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Lesson plan backpacking

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RequirementsDiscuss the prevention of and treatment for the health concerns that could occur while backpacking, including hypothermia, heat reactions, frostbite, dehydration, insect stings, tick bites, snakebite, and blisters.Do the following:List 10 items that are essential to be carried on any backpacking trek and explain why each item is necessary.Describe 10 ways you can limit the weight and bulk to be carried in your pack without jeopardizing your health or safety.Do the following:Define limits on the number of backpackers appropriate for a trek crew.Describe how a trek crew should be organized.Tell how you would minimize risk on a backpacking trek.Do the following:Describe the importance of using Leave No Trace principles while backpacking, and at least five ways you can lessen the crew's impact on the environment.Describe proper methods of handling human and other wastes while on a backpacking trek. Describe the importance of and means to assure personal cleanliness while on a backpacking trek.Tell what factors are important in choosing a campsite.Do the following:Demonstrate two ways to treat water and tell why water treatment is essential.Explain to your counselor the importance of staying well-hydrated during a trek.Do the following:Demonstrate that you can read topographic maps.While on a trek, use a map and compass to establish your position on the ground at least three times at three different places, OR use a GPS receiver to establish your position on a topographic map and on the ground at least three times at three different places.Explain how to stay found, and what to do if you get lost.Tell how to prepare properly for and deal with inclement weather.Do the following:Explain the advantages and disadvantages of three different types of backpacking stoves using at least three different types of fuel.Demonstrate that you know how to operate a backpacking stove safely and to handle liquid fuel safely.Prepare at least three meals using a stove and fuel you can carry in a backpack.Demonstrate that you know how to keep cooking and eating gear clean and sanitary, and that you practice proper methods for food storagewhile on a backpacking trek.Do the following:Write a plan for a patrol backpacking hike that includes a schedule.Show that you know how to properly pack your personal gear and your share of the crew's gear and food.Show you can properly shoulder your pack and adjust it for proper wear.Conduct a prehike inspection of the patrol and its equipment.While carrying your pack, complete a hike of at least 2 miles.Using Leave No Trace principles, participate in at least three backpacking treks of at least three days each and at least 15 miles each, and using at least two different campsites. Carry everything you will need throughout the trek.Do the following:Write a plan for a backpacking trek of at least five days using at least three different campsites and covering at least 30 miles. Your plan must include a description of and route to the trek area, a schedule (including a daily schedule), a list of food and equipment needs, a safety and emergency plan, and a budget.Using Leave No Trace principles, take the trek planned and, while on the trek, complete at least one service project approved by your merit badge counselor.Keep a daily journal during the trek that includes a day-by-day description of your activities, including notes about what worked well and thoughts about improvements that could be made for the next trek.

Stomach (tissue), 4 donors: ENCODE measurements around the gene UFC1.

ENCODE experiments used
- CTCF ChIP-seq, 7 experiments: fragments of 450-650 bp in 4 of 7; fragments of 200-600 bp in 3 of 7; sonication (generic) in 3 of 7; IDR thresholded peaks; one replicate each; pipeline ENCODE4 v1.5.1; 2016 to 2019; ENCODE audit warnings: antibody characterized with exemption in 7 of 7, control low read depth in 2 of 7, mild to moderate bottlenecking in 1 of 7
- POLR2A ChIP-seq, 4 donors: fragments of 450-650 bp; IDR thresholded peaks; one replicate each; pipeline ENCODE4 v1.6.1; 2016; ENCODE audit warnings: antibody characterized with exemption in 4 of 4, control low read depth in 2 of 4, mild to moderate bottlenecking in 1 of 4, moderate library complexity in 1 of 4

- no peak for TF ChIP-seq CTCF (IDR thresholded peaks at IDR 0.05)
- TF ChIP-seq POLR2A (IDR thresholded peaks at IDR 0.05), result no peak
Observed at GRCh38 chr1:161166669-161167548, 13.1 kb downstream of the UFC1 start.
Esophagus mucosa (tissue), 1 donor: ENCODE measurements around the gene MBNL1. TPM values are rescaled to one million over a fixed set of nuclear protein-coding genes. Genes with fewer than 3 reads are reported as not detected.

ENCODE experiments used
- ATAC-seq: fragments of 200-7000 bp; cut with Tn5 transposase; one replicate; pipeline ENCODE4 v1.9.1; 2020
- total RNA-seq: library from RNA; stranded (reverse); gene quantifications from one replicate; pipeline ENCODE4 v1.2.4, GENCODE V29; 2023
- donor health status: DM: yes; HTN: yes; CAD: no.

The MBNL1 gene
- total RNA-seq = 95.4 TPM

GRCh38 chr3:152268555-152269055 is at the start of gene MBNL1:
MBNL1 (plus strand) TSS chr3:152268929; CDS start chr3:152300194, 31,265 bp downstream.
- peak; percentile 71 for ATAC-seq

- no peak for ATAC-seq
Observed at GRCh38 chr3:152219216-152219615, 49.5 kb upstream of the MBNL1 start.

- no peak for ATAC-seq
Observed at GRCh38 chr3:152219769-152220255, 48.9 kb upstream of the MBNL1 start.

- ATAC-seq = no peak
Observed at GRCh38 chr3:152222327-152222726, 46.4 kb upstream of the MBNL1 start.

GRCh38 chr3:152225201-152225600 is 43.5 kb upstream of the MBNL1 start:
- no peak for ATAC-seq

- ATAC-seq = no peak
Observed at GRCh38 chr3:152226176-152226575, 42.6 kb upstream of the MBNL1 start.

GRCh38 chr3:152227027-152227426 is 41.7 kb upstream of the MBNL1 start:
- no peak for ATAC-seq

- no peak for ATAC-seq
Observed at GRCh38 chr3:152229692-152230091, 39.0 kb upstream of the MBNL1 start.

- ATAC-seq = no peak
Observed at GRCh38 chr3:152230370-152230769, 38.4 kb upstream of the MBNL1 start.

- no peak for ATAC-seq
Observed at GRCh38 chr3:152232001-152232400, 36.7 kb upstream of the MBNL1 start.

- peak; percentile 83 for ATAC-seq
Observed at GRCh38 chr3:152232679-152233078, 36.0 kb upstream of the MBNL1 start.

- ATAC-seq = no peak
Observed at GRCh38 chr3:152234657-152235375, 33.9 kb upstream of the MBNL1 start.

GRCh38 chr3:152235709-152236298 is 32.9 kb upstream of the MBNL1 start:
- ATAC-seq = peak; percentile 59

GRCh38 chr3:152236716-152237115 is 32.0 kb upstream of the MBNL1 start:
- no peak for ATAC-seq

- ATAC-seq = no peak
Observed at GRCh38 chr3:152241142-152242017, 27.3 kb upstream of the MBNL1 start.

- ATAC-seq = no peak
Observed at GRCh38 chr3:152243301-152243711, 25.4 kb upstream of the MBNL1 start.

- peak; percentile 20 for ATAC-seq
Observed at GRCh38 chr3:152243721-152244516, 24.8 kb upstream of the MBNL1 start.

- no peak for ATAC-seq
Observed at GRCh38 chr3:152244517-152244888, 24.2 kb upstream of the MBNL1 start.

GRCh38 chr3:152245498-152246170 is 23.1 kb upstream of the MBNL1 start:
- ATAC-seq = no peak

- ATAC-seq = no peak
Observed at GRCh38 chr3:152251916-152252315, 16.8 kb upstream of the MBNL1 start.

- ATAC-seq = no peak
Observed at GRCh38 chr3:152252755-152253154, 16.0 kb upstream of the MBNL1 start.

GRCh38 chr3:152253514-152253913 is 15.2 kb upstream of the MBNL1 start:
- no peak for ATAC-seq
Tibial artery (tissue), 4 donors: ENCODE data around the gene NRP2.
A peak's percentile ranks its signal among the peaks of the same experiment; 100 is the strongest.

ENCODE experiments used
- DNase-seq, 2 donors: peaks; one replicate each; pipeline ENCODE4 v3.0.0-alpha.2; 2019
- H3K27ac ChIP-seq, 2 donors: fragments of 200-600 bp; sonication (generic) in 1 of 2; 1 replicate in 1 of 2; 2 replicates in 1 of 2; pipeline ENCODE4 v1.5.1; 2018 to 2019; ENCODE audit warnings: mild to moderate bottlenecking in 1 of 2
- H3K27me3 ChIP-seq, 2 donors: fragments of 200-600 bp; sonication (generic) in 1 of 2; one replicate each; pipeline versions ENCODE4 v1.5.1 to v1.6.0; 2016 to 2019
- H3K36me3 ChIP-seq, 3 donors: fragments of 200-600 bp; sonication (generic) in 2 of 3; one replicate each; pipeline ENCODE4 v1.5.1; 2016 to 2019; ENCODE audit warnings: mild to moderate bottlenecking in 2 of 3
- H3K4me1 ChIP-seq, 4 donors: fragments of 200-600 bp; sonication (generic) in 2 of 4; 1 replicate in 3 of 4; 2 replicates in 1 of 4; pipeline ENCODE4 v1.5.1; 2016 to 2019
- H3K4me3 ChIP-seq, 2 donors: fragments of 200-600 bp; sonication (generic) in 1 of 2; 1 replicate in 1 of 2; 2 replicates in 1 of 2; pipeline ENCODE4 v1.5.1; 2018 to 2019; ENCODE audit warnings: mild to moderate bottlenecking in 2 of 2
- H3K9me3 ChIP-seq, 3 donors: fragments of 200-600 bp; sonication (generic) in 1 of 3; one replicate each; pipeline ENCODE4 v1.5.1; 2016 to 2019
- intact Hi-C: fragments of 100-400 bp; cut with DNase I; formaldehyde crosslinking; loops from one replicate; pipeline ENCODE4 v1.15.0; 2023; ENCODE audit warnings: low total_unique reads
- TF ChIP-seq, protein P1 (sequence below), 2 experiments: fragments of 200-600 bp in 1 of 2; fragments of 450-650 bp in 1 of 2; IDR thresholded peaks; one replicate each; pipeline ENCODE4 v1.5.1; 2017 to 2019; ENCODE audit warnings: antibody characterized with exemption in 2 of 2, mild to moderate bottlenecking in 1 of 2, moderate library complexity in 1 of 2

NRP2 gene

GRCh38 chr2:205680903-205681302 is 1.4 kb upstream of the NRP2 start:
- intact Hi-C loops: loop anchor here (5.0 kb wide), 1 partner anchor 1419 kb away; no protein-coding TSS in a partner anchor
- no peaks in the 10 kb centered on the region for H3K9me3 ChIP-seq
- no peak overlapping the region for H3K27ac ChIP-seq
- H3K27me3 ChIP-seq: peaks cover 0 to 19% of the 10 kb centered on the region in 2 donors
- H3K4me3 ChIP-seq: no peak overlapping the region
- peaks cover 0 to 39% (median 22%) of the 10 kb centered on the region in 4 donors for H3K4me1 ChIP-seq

Hypothermia: Over-exposure to colder temperatures over time that result in a drop in body core temperature. Treatment: Removing them from the elements that caused the condition. Seek a dry, warm place away from the wind. Initial mental status changes in response to cold may be subtle and include hunger and nausea.This will progress to apathy, confusion, slurred speech, and loss of coordination.Many times a person will just lie down, fall asleep, and die.

Frostbite: Occurs when tissues freeze. This condition happens when you are exposed to temperatures below the freezing point of skin. Treatment: Keep the affected part elevated in order to reduce swelling, move to a warm area to prevent further heat loss, remove all constrictive jewelry and clothes because they may further block blood flow, give the person warm non-caffeinated fluids to drink, apply a dry, sterile bandage, place cotton between any involved fingers or toes (to prevent rubbing), and take the person to a medical facility as soon as possible In superficial frostbite, you may experience burning, numbness, tingling, itching, or cold sensations in the affected areas. The regions appear white and frozen.In deep frostbite, there is an initial decrease in sensation that is eventually completely lost. Swelling and blood-filled blisters are noted over white or yellowish skin that looks waxy